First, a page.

PI.: Nancy Lung, VMD, MS
    Co-P.I.: Agnes Pratamiutaminingsih, DVM
    Co-P.I.: Fransiska Sulistyo, DVM, MVS
    Co-P.I.: Jennifer Taylor-Cousar, MD, MSCS
    Location: The Bornean Orangutan Survival Foundation, Borneo
  4. Investigation of the use of biochemical markers for cardiac disease in marine mammals
    PI.: Melissa Joblon, DVM
    Co-P.I.: Jennifer Flower, DVM, MS, Dipl. ACZM
    Location: Mystic Aquarium, Connecticut
  5. Immunogenicity of an orally administered microencapsulated anthrax vaccine for use in wildlife
    PI.: Jamie Benn, PhD Candidate
    Co-P.I.: Walter Cook, DVM, PhD, Dipl. ACVPM
    Co-P.I.: Allison Rice-Ficht, PhD
    Location: Texas A&M University, College of Veterinary Medicine
  6. Disease risk assessment of the EEP (European Endangered Species Programme) Pink Pigeon (Nesoenas mayeri) population for reintroduction to Mauritius
    PI.: Sara Shopland, BVSc, Dipl. ECZM
    Co-P.I.: Michelle Barrows, BVSc, Dipl. ECZM
    Location: Various zoos throughout Europe; Wild Place Project, Bristol, England; Durrell Wildlife Conservation Trust, Jersey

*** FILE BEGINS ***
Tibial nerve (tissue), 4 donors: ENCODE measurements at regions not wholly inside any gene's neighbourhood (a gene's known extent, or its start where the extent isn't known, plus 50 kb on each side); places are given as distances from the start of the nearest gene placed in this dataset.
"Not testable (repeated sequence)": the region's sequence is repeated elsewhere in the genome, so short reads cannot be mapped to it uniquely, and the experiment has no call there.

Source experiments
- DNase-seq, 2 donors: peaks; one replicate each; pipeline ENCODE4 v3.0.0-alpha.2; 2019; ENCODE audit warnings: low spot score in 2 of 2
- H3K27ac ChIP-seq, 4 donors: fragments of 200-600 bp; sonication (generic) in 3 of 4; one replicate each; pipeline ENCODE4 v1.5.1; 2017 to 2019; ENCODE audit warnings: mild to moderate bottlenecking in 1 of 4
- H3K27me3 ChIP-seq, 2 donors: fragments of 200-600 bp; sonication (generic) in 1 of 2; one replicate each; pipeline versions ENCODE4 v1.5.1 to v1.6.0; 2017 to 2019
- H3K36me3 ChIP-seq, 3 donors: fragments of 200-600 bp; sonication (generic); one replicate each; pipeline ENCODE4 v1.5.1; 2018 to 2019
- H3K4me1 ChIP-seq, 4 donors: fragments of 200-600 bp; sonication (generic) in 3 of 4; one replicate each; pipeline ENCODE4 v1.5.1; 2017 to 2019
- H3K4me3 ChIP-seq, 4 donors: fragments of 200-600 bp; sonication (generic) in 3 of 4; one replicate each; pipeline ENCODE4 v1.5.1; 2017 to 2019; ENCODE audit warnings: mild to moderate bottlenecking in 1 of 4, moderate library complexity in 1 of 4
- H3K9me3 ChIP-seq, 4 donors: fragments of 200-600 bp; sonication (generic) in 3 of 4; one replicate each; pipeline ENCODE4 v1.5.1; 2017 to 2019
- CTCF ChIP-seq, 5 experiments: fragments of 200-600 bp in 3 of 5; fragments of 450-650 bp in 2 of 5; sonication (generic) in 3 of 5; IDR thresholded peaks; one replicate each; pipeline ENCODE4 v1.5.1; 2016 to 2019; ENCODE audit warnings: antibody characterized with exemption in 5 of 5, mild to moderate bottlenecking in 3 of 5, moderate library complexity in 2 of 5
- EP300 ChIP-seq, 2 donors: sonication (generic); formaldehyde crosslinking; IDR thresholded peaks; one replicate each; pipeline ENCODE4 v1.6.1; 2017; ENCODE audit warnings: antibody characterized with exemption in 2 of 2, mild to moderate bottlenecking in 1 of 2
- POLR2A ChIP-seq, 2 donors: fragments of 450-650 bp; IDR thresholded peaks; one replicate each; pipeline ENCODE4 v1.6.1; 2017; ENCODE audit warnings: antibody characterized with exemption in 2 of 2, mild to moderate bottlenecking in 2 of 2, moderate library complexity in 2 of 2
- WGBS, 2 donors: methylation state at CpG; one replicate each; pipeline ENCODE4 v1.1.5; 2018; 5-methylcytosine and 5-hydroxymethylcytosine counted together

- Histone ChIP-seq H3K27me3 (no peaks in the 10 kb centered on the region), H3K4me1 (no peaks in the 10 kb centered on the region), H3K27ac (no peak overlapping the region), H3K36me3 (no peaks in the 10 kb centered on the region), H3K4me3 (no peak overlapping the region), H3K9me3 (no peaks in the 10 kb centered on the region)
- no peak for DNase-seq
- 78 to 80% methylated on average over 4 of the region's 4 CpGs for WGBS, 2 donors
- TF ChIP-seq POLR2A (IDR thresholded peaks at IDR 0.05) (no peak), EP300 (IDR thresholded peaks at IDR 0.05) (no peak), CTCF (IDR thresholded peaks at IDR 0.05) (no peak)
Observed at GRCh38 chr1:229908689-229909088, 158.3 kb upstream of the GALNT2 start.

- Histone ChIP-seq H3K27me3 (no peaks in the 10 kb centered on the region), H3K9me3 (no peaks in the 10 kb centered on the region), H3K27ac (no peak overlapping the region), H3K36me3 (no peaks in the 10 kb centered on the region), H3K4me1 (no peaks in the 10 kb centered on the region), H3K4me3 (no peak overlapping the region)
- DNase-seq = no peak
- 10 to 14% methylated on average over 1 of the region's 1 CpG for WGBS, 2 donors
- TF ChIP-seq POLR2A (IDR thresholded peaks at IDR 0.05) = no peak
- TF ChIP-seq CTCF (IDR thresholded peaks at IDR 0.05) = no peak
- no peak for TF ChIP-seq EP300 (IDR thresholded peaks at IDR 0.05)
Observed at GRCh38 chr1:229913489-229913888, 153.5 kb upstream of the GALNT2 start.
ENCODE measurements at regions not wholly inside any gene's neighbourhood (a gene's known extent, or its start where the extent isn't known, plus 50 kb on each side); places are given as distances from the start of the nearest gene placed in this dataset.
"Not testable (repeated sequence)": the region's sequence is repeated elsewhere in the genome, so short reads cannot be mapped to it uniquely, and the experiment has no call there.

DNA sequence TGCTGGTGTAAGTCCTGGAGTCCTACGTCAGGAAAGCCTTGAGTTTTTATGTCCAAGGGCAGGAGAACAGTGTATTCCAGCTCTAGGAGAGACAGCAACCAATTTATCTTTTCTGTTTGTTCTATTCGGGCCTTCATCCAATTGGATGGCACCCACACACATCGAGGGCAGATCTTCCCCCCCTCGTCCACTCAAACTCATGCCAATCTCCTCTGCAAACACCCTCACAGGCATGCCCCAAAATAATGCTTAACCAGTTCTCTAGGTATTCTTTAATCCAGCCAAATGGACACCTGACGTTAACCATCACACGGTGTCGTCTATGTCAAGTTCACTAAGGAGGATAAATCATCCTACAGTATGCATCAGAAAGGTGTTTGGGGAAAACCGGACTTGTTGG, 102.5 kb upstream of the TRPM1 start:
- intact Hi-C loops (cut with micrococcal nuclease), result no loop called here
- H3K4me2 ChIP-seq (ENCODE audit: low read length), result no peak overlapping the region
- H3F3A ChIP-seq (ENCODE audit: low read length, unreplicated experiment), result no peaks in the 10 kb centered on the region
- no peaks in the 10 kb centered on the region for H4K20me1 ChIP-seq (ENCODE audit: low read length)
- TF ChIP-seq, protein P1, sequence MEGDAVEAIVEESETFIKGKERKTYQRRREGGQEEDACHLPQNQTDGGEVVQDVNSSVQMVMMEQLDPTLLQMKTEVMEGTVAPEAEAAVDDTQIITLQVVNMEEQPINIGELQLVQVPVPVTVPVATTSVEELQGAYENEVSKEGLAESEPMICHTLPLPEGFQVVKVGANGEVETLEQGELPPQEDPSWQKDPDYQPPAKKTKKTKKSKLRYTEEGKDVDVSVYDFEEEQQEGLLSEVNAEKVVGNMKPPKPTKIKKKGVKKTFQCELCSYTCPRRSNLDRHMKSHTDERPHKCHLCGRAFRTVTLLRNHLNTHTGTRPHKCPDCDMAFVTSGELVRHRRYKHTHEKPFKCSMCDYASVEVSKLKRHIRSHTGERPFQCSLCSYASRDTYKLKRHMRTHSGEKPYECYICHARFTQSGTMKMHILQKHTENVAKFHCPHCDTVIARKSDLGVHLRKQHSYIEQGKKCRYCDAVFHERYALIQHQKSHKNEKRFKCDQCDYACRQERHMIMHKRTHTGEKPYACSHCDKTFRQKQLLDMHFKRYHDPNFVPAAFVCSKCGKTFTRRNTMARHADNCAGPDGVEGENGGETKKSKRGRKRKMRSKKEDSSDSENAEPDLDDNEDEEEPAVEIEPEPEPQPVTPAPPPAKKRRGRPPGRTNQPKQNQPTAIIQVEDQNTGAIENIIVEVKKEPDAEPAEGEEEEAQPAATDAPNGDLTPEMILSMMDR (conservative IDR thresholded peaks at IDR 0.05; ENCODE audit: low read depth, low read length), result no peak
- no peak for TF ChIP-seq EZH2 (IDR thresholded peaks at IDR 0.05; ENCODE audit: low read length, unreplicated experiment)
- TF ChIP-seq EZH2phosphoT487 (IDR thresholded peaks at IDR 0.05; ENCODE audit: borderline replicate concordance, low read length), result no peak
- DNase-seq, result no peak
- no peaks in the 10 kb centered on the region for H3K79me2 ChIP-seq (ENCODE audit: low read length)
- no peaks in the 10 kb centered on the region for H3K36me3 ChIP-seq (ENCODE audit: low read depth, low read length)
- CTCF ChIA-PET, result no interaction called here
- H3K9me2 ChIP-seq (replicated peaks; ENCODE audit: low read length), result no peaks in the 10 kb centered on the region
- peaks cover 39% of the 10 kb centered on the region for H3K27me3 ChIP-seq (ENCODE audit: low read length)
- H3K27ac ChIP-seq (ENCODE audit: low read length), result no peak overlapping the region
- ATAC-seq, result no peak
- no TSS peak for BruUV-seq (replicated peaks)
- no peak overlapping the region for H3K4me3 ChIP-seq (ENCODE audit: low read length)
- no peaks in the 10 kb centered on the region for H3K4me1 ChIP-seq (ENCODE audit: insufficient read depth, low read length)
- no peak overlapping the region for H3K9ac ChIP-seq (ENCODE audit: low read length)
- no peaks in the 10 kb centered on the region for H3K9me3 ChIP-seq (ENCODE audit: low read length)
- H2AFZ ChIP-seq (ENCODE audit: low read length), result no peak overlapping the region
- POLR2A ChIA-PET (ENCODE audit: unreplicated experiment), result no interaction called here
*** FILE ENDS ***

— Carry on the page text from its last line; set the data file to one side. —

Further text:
7. Surveying native wildlife for a newly-discovered lethal pathogen carried by invasive cane toads in Australia
    PI.: Catherin Shilton, DVM, DVSc
    Co-P.I.: Gregory Brown, PhD, MSc
    Location: University of Sydney's Tropical Ecology Research Facility, Fogg Dam, Australia (Northern Territory)
  8. Identification and Characterization of Antibiotic Resistance Genes in the Microbiome of Wild Seabirds in two Oceanic Islands, Brazil
    PI.: Ana C. Ewbank, DVM, MSc, PhD candidate
    Co-P.I.: José Luiz Catão-Dias, DVM, MSc, PhD
    Location: University of São Paulo, Brazil; Institute for Agricultural and Food Research and Technology, Madrid, Spain
  9. Comparison of lactate measurements in Quaker parrots (Myopsitta monachus) via three different analyzers
    PI.: Brian Jochems, DVM
    Co-P.I.: J. Jill Heatley, DVM, MS, Dipl. ACZM, Dipl. AVBP
    Co-P.I.: Karen Russell, DVM, PhD, Dipl. ACVP
    Location: Texas A&M AgriLife Research, College Station, Texas
  10. Health status and welfare of translocated Bolivian river dolphins (Inia boliviensis) experiencing high anthropogenic disturbances
    PI.: Ellen Bronson, med. vet., Dipl. ACZM
    Co-P.I.: Sharon Deem, DVM, PhD, Dipl. ACZM
    Co-P.I.: Paulo Colchao Claux, BMVZ
    Co-P.I.: Claudia Venegas Cuzmar, Lic
    Location: Maryland Zoo; La Pistola Lake, Bolivia
  11. West Nile virus seroconversion in Loggerhead Shrike after vaccination with a killed virus vaccine with application for developing a vaccine protocol for captive-bred and wild-caught shrike